There are innovative fast-growing tech companies spread across the UK but London still employs roughly four times as many people in the tech sector than the next biggest cluster in the country (Bristol and Bath).
Many of London's brightest young startups have based themselves in Shoreditch but there are signs that this part of town will only appeal to the tech community for so much longer.
Don’t get me wrong; Old Street’s 'Silicon roundabout' isn’t a bad place to be based right now if you’re a tech company. The graffiti-covered streets surrounding the roundabout (technically a “gyratory”) are home to hoards of trendy bars, restaurants and coffee shops, as well as a handful of coworking spaces like TechHub, Google Campus and Central Working. It's still considered "cool".
However, the increasing demand for trendy warehouse conversions has led to rising rents and other parts of the city are much better connected by public transport - Old Street station has one underground line (the Northern Line) and a limited mainline service, while Shoreditch High Street is only connected by the London Overground line.
What's more, the "trendiness" of London's neighbourhoods is constantly in a state of flux so what's cool one day often isn't the next.
Could these factors combine soon lead to a mass exodus of tech startups from Shoreditch? Are the next generation of entrepreneurs going to start considering other parts of the city when it comes to setting up their business? If so, where are they headed? Techworld explores the ever-evolving geography of London's tech startup scene.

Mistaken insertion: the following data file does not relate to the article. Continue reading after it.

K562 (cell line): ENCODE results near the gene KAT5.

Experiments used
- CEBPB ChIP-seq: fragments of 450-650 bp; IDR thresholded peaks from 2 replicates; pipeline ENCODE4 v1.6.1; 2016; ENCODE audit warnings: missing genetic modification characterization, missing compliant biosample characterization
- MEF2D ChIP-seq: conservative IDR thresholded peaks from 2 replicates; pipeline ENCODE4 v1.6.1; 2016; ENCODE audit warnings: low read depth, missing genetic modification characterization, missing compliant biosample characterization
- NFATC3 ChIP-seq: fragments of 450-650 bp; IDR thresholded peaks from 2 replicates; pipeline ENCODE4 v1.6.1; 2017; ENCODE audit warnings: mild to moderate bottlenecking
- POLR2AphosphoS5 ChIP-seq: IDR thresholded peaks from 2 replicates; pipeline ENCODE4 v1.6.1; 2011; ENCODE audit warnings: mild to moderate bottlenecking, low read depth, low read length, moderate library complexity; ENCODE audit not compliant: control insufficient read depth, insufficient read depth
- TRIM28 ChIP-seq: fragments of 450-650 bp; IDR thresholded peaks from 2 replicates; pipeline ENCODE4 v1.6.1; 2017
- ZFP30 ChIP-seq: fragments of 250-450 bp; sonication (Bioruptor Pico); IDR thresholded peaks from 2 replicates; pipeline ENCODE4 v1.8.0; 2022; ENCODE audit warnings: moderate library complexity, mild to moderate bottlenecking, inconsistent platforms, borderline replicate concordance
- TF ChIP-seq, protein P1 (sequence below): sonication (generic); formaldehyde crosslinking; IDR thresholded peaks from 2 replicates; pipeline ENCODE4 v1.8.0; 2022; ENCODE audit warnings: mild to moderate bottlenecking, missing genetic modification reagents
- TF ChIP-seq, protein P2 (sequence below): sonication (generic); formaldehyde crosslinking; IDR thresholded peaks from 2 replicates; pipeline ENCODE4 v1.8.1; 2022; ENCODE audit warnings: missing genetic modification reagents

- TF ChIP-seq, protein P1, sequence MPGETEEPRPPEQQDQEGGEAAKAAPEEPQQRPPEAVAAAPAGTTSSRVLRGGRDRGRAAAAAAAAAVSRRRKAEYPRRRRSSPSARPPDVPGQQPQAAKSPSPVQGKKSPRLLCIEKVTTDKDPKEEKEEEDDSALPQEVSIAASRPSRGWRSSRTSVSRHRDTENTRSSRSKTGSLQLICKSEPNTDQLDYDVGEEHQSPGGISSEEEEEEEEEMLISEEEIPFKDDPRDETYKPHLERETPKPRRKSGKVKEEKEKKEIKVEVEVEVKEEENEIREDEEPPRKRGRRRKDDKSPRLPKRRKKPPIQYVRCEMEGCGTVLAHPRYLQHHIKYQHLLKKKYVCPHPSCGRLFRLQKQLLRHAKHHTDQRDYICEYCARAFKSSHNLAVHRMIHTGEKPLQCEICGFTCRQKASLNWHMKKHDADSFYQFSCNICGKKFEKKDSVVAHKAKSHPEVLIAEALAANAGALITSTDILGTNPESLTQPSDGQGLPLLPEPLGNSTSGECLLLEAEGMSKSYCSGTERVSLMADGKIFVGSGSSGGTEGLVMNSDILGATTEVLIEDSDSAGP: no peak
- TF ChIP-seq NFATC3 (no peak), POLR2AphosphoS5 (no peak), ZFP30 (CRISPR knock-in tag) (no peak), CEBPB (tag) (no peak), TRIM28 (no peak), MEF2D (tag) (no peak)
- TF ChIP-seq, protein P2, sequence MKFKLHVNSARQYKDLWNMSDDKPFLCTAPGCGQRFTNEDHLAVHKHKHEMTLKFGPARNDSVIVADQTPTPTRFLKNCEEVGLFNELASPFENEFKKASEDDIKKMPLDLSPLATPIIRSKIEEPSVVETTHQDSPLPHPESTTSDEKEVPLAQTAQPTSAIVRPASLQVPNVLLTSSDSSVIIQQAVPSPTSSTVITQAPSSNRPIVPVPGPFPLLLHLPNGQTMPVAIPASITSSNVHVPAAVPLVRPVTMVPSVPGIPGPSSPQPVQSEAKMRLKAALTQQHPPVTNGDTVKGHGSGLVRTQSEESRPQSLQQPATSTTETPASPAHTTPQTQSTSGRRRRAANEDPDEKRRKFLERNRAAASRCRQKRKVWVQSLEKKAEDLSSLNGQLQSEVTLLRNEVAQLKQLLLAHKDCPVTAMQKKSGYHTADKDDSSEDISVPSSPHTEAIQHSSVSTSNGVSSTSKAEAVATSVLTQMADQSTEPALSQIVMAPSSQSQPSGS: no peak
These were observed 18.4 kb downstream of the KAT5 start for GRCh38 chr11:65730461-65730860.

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King’s Cross and Euston
King’s Cross is in the midst of a multibillion pound redevelopment and global technology companies are taking note.
Facebook moved its headquarters to the area that is served by three major train stations (Euston, King’s Cross and St Pancras) last July, before nearly doubling the amount of office space it has in the area. Meanwhile, Google is building, albeit slowly, a colossal $1 billion (£653 million) campus next to the Guardian Media Group's headquarters behind King’s Cross station. Twitter was also planning to open up an office in the area at one point.
When Silicon Valley giants like these move to an area it’s inevitable that young digital businesses will follow and, as you may expect, there are already a handful in the area, including those based out of the government's Digital Catapult Centre, opposite the British Library and one floor about Techworld's own offices.
Tech-savvy investors, such as European venture capital house Balderton, which has $2.2 billion (£1.4 billion) in total assets, also moved to King’s Cross recently.
The firm, which has profited off the back of a number of tech successes, including Bebo and Lovefilm, relocated from stuffy Mayfair to a converted bus station on a quiet backstreet in order to be closer to where it believes the UK’s next generation of billion dollar companies are likely to spawn.